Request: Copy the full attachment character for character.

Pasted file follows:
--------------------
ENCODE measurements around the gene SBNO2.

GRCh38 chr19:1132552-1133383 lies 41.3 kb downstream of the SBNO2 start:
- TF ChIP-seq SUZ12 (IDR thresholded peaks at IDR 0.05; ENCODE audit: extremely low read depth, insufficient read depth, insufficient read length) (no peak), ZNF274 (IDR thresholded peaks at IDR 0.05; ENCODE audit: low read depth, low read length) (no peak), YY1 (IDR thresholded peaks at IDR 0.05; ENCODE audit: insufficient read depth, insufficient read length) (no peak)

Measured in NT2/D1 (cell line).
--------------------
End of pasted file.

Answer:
ENCODE measurements around the gene SBNO2.

GRCh38 chr19:1132552-1133383 lies 41.3 kb downstream of the SBNO2 start:
- TF ChIP-seq SUZ12 (IDR thresholded peaks at IDR 0.05; ENCODE audit: extremely low read depth, insufficient read depth, insufficient read length) (no peak), ZNF274 (IDR thresholded peaks at IDR 0.05; ENCODE audit: low read depth, low read length) (no peak), YY1 (IDR thresholded peaks at IDR 0.05; ENCODE audit: insufficient read depth, insufficient read length) (no peak)

Measured in NT2/D1 (cell line).